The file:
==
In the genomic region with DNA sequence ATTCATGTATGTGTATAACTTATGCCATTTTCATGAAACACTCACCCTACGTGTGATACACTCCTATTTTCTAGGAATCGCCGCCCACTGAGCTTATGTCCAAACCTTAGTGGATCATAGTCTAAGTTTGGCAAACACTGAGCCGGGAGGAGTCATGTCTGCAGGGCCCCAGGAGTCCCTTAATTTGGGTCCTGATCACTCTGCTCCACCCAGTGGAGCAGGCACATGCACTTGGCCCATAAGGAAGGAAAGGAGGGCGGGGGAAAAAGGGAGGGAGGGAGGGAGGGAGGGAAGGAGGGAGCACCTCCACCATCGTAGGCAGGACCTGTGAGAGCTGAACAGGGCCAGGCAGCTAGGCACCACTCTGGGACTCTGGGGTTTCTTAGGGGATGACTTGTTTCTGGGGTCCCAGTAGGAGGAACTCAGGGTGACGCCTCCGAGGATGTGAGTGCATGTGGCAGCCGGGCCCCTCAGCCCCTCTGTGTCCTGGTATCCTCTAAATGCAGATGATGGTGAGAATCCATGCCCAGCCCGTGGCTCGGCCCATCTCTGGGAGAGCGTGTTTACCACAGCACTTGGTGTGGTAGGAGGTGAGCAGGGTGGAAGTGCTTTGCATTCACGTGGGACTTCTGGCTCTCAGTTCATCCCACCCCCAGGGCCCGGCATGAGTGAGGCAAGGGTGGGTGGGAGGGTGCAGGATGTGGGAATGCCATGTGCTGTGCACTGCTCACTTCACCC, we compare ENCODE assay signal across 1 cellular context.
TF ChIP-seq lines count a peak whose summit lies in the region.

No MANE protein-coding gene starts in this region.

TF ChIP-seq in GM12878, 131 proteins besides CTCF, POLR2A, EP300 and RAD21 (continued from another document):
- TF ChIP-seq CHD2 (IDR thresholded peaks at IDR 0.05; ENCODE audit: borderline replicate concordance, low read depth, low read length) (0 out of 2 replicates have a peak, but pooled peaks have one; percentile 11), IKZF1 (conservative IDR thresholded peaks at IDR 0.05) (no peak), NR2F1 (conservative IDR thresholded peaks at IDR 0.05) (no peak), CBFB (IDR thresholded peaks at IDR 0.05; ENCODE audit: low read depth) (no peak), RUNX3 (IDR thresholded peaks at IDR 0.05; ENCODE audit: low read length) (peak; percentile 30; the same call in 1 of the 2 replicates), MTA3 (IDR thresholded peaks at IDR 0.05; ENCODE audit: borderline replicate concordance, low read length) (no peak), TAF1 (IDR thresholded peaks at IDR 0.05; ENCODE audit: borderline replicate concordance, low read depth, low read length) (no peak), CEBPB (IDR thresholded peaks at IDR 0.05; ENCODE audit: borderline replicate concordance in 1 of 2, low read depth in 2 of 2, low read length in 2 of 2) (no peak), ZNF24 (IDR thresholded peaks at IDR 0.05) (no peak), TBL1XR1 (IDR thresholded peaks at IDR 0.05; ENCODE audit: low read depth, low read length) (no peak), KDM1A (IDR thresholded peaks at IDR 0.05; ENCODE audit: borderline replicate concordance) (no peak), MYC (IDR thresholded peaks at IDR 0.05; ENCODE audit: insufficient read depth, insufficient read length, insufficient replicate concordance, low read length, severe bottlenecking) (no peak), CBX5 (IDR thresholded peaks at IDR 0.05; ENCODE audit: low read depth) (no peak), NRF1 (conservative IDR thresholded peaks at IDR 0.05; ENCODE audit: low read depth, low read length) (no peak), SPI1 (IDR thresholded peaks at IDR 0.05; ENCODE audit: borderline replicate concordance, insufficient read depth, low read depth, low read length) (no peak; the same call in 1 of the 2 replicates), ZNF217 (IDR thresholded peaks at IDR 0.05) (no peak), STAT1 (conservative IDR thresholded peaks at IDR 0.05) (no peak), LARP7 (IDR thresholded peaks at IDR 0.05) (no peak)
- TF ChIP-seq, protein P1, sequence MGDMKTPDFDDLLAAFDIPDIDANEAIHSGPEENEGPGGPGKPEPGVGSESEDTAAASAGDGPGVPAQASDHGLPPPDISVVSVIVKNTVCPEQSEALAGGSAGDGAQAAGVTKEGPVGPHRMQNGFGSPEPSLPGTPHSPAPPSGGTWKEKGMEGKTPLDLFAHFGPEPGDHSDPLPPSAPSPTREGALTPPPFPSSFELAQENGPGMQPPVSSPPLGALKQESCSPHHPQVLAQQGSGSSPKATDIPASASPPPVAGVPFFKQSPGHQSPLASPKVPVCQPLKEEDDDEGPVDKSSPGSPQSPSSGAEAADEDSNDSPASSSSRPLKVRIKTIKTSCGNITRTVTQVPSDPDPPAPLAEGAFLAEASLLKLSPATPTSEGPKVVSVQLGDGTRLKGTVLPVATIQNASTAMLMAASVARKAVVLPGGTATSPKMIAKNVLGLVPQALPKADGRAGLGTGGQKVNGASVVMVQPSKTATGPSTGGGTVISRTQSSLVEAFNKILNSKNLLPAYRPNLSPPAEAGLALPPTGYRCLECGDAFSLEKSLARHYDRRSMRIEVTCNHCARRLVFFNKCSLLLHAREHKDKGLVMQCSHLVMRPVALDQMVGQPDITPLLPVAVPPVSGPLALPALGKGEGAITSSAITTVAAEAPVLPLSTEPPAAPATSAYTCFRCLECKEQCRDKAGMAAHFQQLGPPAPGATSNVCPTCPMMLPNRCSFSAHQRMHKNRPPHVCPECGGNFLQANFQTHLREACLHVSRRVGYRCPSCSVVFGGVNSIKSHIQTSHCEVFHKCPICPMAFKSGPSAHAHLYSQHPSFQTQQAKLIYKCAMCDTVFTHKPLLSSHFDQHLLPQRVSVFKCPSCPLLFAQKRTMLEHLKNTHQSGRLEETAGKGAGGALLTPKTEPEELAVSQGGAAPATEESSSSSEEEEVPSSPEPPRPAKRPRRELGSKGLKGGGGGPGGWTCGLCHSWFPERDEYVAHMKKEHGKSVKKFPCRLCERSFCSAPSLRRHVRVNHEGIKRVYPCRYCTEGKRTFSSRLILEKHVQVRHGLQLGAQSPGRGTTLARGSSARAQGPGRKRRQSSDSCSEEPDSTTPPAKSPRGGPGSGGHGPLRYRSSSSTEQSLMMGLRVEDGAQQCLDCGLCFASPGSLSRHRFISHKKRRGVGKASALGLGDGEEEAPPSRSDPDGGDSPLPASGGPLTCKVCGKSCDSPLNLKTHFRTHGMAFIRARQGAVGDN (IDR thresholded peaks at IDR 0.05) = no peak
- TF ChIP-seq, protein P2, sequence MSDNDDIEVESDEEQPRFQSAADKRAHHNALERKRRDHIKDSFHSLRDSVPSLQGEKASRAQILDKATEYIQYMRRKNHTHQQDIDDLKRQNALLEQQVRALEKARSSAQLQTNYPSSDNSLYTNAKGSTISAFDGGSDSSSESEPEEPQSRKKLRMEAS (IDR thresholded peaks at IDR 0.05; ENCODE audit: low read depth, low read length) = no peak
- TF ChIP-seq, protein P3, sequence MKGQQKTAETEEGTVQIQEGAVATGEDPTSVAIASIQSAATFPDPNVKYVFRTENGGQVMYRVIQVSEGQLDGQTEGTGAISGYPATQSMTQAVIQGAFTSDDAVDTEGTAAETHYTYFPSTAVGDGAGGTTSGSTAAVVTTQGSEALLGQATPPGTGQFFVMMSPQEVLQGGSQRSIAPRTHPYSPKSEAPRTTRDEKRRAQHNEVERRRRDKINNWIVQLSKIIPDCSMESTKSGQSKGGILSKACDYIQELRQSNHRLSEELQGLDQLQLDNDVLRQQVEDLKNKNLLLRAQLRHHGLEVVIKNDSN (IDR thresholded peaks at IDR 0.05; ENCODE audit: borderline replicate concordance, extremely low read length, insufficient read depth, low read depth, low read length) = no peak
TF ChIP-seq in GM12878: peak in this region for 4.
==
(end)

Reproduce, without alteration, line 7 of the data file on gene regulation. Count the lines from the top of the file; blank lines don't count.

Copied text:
- TF ChIP-seq, protein P2, sequence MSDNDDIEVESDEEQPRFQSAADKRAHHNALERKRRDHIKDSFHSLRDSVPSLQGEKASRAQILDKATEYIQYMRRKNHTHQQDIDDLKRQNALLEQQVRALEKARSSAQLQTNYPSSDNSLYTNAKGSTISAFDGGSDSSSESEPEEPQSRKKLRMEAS (IDR thresholded peaks at IDR 0.05; ENCODE audit: low read depth, low read length) = no peak